King's Cross roof

Solar roof switched on at London station

One of the UK’s largest and most complex building-integrated solar electricity systems has been officially switched on at King’s Cross railway station in London.

The solar glazing on the main train shed will have a peak output of 240kW and is expected to generate around 175,000kWh of electricity each year, saving over 100 tonnes of CO₂ emissions and meeting up to 10 per cent of the station’s electricity needs.

Photovoltaic (PV) cells that convert sunlight directly into electricity are integrated into 1,392 glass laminate units that form part of two massive new barrel vaulted glass roofing structures spanning the main platforms of the Grade 1 listed building, covering more than 2,300 square metres.

The £1.3m solar PV installation is part of a six-year redevelopment programme for King’s Cross station that has included renovation of the 1880s trainshed roof and replacement of yellowing glass-fibre panels to let in more daylight and create a better environment for station users.

All the detailed design, specification and supply of key components for the PV system and the DC electrical installation were undertaken by Sundog Energy, working to the main contractor Kier, in collaboration with Network Rail.

Sundog’s founder and technical director, Martin Cotterell, said the PV design was complex, having to take account of a Victorian roof structure that faces east and west, multiple sources of shading, difficulties with cable routing and finding a suitable location for the inverters, and the need to ensure access for maintenance.

The blast-proof glass-laminate solar PV units were custom-made in north-east England by specialist PV manufacturer Romag and installed by roof-glazing specialist ESB Services. Fronius supplied the inverters, and AC electrical works were carried out by the rail division of NG Bailey, which also installed dimmable high-bay lighting as part of the same project.

DC cabling has been concealed as far as possible. Junction boxes are located under cells, with cable running alongside ironwork and through glazing bars to string combiner boxes on the access walkway.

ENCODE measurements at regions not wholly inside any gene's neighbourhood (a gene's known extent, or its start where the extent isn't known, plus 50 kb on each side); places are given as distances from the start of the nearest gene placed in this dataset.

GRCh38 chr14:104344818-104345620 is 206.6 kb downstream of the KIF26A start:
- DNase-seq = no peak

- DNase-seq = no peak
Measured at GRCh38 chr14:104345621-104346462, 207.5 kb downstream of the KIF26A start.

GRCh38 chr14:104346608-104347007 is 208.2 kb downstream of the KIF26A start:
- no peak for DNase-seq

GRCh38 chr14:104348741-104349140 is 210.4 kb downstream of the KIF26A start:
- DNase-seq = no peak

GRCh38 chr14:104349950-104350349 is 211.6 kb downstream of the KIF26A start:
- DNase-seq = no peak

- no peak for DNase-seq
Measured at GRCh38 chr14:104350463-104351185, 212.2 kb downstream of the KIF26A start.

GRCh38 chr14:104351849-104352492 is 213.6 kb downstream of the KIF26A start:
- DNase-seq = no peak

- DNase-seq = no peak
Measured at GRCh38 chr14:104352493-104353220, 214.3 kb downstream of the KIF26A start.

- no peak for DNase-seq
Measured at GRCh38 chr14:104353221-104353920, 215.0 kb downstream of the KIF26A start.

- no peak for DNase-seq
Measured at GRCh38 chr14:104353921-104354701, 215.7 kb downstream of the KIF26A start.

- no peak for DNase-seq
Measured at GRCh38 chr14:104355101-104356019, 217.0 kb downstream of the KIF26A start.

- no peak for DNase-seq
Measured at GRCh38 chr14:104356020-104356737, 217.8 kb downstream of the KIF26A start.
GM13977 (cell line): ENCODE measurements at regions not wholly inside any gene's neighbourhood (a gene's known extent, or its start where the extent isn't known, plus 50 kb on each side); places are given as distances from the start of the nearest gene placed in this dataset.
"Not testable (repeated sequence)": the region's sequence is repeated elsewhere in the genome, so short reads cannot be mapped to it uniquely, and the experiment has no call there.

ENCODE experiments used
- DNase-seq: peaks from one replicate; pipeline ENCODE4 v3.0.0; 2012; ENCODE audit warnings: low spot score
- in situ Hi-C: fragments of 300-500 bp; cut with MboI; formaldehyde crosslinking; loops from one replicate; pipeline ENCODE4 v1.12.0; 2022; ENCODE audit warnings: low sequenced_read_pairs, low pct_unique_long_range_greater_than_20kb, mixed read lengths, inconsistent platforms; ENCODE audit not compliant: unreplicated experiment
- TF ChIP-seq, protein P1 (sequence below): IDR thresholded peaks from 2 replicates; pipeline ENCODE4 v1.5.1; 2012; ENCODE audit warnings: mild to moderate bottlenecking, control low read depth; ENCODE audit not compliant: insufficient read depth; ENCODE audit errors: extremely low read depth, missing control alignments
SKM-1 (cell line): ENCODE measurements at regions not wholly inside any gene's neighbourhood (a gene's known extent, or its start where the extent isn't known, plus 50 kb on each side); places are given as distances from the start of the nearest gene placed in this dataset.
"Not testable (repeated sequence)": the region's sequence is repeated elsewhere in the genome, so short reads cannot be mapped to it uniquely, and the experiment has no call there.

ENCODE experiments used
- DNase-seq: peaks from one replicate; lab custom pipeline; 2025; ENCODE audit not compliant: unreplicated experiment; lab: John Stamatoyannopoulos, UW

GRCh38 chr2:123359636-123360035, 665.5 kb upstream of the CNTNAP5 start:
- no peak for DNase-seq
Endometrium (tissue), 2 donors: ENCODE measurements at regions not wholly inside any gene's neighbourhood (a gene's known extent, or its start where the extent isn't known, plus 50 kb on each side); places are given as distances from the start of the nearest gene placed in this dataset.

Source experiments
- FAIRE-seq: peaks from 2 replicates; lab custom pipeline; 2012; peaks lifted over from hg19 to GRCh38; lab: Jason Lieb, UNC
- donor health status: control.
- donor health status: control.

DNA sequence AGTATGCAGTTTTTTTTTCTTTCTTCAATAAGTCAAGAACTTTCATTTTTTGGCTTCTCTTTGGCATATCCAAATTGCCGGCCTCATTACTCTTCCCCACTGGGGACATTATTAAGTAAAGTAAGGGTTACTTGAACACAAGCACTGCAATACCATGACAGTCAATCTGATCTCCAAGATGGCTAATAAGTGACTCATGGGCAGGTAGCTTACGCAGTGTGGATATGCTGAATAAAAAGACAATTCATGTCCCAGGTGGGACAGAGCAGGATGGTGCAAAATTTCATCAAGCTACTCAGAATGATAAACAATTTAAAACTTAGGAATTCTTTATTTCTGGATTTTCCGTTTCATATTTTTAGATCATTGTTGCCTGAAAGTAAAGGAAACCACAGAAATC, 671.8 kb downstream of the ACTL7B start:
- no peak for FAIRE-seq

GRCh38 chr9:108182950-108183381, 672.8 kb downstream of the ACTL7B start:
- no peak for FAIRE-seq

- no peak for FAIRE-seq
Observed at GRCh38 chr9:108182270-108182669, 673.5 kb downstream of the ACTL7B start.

Ronnie Kennah, Kier Construction mechanical and electrical manager, explained that making the link between the roof cabling and the inverter room was particularly challenging. The original plan was to locate the main cables out of sight in the roofspace of the station’s Eastern Range Buildings – but that would have required installation of a crash deck, bringing in a crane and arranging a road closure just for the deliveries. Instead, after negotiations with English Heritage, it was agreed to drop the cabling down to ground level and run it along one of the platforms. “We’ve gone from a 150m run to 80m,” said Kennah. “The voltage drop is less, it was quicker to install, safer – and it saved a lot of money.”

Simon Matthews, senior project manager for Kier Construction, praised the open and collaborative way in which the various challenges had been dealt with. “The switch-on of the PV system is the culmination of a massive effort by the project team, working with specialists in the renovation and refurbishment of the structure, using innovative methods that have allowed the works to be undertaken above the live station.”

Those innovative methods included construction of a massive moveable scaffold deck hung from the roof structure so that work could progress without obstructing the platforms below, as well as installation of a temporary roof before the old roof covering was removed, to maintain weatherproofing.

Martin Cotterell concluded: “King’s Cross has been a fantastic project to work on – but also a labour of love. The sheer scale of the installation has presented many major technical and aesthetic design challenges and there has been no margin for error as the work had to be undertaken whist the station remained fully operational.”

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